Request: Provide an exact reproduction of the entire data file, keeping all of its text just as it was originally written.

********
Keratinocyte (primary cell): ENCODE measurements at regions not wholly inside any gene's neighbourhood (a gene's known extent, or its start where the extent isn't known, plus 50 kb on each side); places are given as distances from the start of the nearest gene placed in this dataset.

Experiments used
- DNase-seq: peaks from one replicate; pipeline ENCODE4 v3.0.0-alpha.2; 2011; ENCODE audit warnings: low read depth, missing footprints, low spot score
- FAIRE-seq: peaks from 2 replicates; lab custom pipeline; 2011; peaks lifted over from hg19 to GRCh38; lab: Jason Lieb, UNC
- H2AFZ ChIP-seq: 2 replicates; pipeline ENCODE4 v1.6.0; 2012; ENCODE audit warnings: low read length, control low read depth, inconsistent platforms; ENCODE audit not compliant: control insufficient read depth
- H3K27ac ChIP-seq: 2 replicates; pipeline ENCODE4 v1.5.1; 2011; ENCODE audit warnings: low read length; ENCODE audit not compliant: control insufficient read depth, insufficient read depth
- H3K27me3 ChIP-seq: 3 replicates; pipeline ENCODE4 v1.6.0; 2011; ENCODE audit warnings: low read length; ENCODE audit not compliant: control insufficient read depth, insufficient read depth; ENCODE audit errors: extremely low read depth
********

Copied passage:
Keratinocyte (primary cell): ENCODE measurements at regions not wholly inside any gene's neighbourhood (a gene's known extent, or its start where the extent isn't known, plus 50 kb on each side); places are given as distances from the start of the nearest gene placed in this dataset.

Experiments used
- DNase-seq: peaks from one replicate; pipeline ENCODE4 v3.0.0-alpha.2; 2011; ENCODE audit warnings: low read depth, missing footprints, low spot score
- FAIRE-seq: peaks from 2 replicates; lab custom pipeline; 2011; peaks lifted over from hg19 to GRCh38; lab: Jason Lieb, UNC
- H2AFZ ChIP-seq: 2 replicates; pipeline ENCODE4 v1.6.0; 2012; ENCODE audit warnings: low read length, control low read depth, inconsistent platforms; ENCODE audit not compliant: control insufficient read depth
- H3K27ac ChIP-seq: 2 replicates; pipeline ENCODE4 v1.5.1; 2011; ENCODE audit warnings: low read length; ENCODE audit not compliant: control insufficient read depth, insufficient read depth
- H3K27me3 ChIP-seq: 3 replicates; pipeline ENCODE4 v1.6.0; 2011; ENCODE audit warnings: low read length; ENCODE audit not compliant: control insufficient read depth, insufficient read depth; ENCODE audit errors: extremely low read depth